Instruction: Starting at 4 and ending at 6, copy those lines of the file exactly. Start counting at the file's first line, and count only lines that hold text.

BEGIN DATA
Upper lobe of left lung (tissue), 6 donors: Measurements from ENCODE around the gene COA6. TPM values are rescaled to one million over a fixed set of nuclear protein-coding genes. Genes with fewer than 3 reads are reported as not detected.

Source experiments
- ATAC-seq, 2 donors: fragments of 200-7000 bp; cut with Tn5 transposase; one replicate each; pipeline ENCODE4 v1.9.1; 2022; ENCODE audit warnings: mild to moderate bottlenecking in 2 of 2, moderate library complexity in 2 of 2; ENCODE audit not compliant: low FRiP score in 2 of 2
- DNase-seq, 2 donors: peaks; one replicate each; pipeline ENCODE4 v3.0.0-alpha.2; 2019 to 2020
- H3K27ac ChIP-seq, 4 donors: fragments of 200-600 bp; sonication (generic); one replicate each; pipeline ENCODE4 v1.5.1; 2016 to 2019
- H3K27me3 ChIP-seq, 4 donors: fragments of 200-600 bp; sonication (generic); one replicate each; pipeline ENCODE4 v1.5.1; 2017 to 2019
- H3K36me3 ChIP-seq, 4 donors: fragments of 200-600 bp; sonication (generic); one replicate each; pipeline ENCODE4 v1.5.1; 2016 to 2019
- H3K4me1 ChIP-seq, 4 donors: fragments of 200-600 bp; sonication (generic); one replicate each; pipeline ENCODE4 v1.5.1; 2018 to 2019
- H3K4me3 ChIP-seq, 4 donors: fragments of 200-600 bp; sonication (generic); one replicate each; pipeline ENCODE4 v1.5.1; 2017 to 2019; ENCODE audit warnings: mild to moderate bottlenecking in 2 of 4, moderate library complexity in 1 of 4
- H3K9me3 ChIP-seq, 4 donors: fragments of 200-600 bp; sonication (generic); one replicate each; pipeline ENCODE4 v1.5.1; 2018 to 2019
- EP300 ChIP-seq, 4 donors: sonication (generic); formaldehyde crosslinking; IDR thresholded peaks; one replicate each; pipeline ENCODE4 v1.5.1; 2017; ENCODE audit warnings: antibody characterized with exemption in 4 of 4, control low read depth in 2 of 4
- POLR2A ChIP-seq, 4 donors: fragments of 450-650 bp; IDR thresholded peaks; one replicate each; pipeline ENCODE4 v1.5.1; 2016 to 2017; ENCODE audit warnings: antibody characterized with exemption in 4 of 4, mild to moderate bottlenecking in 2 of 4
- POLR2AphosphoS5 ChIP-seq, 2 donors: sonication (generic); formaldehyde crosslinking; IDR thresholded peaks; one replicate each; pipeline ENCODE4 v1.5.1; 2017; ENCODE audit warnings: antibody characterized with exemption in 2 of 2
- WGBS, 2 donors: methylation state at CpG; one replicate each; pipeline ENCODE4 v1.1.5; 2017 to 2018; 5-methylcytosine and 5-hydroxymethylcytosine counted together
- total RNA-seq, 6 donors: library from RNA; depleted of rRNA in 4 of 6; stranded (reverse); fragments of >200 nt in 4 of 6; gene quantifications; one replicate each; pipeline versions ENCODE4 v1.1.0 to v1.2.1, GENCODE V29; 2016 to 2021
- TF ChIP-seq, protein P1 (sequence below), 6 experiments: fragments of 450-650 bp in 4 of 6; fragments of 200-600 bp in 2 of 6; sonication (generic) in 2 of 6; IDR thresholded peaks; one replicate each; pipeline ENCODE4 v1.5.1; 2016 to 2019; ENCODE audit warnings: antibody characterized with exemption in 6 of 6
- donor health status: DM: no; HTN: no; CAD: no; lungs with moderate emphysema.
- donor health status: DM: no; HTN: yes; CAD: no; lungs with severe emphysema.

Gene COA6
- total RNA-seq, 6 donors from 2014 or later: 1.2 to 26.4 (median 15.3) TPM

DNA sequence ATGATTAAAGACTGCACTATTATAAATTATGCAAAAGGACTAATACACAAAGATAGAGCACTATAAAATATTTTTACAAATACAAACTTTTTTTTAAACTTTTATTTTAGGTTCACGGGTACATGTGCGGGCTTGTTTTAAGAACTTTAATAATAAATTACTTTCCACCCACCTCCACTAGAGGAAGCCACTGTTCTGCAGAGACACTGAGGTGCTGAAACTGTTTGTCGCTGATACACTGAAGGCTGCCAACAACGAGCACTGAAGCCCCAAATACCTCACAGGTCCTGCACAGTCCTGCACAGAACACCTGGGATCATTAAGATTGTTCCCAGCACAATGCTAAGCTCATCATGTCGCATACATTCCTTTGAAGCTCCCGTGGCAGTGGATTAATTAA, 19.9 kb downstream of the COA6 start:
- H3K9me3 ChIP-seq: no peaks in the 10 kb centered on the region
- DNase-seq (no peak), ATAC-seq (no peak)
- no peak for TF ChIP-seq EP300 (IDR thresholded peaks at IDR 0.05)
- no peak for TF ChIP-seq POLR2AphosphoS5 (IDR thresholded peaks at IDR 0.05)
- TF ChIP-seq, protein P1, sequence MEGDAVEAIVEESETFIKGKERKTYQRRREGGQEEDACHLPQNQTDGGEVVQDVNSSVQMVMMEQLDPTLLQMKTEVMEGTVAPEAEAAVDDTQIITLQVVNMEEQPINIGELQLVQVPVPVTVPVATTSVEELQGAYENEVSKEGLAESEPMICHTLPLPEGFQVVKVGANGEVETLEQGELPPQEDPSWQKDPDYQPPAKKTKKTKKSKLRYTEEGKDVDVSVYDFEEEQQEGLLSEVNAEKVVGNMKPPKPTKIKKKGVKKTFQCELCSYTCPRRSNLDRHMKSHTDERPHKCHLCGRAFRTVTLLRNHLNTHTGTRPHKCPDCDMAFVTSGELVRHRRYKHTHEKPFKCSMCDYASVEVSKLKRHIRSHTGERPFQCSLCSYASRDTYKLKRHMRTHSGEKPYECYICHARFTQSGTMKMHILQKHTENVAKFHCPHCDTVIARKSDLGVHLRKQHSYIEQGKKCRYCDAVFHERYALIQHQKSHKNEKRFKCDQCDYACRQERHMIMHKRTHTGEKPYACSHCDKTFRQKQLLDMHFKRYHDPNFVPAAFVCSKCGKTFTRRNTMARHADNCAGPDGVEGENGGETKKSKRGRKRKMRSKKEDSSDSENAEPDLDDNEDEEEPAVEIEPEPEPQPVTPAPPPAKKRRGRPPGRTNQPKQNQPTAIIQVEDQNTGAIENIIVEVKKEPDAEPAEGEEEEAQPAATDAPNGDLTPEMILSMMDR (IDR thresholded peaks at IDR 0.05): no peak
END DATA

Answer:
- DNase-seq, 2 donors: peaks; one replicate each; pipeline ENCODE4 v3.0.0-alpha.2; 2019 to 2020
- H3K27ac ChIP-seq, 4 donors: fragments of 200-600 bp; sonication (generic); one replicate each; pipeline ENCODE4 v1.5.1; 2016 to 2019
- H3K27me3 ChIP-seq, 4 donors: fragments of 200-600 bp; sonication (generic); one replicate each; pipeline ENCODE4 v1.5.1; 2017 to 2019